Sunday, May 15

An alternative to Obamacare: Run a small-scale test *first*

Every rational, honest adult knows Obamacare--like all govt programs--will easily end up costing 3 times the official estimate. Given the federal govt's near-bankrupt condition NOW, this would simply hasten bankruptcy. In short, we can't afford it.

On the other hand, most Republican congresscritters would be far more willing to try repealing Obamacare if the repeal bill contained *some* kind of plan that showed the GOP was seriously trying to improve U.S. health care. So...let's do a small-scale experiment whose results could be extrapolated to get a better handle on cost of a national system. It would give us an idea of the incidence of fraud, and the potential benefits (if any) of increasing the extent of taxpayer-funded medical care for everyone.

Virtually all the alleged medical experts claim one of the big savings of "free" medical care for everyone is that by getting routine medical checkups people could be persuaded to start changing to healthier habits earlier, so as to delay (or even prevent) the onset of medical problems with lifestyle causes, like smoking, overeating, not enough exercise, incipient diabetes, etc. IOW the greatest benefit per tax dollar spent would be from early checkups.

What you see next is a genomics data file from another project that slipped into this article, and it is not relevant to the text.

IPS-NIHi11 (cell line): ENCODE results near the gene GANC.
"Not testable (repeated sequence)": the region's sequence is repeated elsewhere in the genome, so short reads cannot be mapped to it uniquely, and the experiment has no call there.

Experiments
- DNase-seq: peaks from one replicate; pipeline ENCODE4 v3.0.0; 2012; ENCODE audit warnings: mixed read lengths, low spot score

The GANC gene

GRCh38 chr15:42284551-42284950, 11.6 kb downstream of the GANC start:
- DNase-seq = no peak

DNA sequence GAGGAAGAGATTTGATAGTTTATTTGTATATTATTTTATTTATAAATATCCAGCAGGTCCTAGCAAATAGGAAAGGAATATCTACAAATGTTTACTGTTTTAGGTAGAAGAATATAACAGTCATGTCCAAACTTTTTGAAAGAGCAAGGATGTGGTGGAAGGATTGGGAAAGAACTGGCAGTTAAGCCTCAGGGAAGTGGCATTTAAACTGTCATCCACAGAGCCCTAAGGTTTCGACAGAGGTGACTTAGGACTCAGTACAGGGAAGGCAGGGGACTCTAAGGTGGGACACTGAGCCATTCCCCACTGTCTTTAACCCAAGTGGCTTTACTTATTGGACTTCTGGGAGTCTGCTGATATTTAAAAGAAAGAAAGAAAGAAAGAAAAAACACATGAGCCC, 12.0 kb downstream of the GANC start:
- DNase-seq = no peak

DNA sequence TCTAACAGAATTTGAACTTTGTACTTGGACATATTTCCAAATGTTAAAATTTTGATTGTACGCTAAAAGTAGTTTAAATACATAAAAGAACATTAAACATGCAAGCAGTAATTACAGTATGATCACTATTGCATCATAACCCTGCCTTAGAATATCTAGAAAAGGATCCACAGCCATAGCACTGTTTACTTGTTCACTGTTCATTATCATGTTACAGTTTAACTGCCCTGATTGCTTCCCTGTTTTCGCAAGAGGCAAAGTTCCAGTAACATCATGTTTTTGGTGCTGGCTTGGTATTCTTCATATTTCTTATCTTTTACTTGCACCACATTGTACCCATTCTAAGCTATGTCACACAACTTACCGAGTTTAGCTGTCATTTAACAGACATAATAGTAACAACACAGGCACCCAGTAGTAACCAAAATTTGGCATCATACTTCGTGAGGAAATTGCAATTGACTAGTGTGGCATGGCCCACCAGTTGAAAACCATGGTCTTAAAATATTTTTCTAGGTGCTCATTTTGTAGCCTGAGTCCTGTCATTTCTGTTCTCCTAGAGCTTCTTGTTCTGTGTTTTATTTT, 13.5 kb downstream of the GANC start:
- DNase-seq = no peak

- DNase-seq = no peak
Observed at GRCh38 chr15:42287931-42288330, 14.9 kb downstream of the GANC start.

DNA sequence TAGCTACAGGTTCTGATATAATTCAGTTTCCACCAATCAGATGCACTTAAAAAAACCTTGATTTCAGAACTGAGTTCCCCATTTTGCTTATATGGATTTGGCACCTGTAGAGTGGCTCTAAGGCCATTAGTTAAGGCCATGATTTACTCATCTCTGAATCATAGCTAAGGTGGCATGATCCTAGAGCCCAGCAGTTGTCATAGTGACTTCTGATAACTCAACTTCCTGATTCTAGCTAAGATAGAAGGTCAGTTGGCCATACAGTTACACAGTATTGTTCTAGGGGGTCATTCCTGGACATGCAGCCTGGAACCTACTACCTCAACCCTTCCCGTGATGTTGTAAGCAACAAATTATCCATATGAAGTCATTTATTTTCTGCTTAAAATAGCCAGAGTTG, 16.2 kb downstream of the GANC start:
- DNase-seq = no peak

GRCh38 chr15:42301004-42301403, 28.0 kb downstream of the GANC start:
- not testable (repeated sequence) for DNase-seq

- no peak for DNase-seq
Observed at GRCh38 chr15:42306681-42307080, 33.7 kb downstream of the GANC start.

So pick 4 or 5 *low-population* states scattered around the country (only from those that volunteer to be considered) and offer everyone making less than X per year a voucher that will let them get a medical checkup for just $35 out-of-pocket cost (what our co-pay is now with health insurance). If you're under 30 you'd be eligible for one every 3 years; 30 to 40 every two years; and over 40 every year.

The govt would pay the difference between the co-pay and some fixed charge. Doctors wouldn't be required to participate, which would provide an avenue for beginning docs to get a revenue stream and build patients without compelling across-the-board participation.

Run this test for, say, five years, seeing how much the program was used and the per-capita cost per year. Equally important, see what the *variation* was between high-cost and low-cost states, and try to determine cause and benefit differential. Then decide whether to take it nationwide, and how to tweak it if desired.

Point is, we'd know about 100 times more about the estimate cost of a national program than we do about the pig-in-a-poke called Obamacare.

I realize this isn't a full-on, taxpayers-pay-for-everyone's-care deal. It's not supposed to be. There's always time to add that later if the test program goes amazingly well and has huge benefits at a bargain cost. (Not that anyone expects that.)

Finally, the bill should include a *big* penalty for attempted fraud--and since you can't get blood from a turnip, that penalty would be loss of taxpayer-provided medical care for X years.

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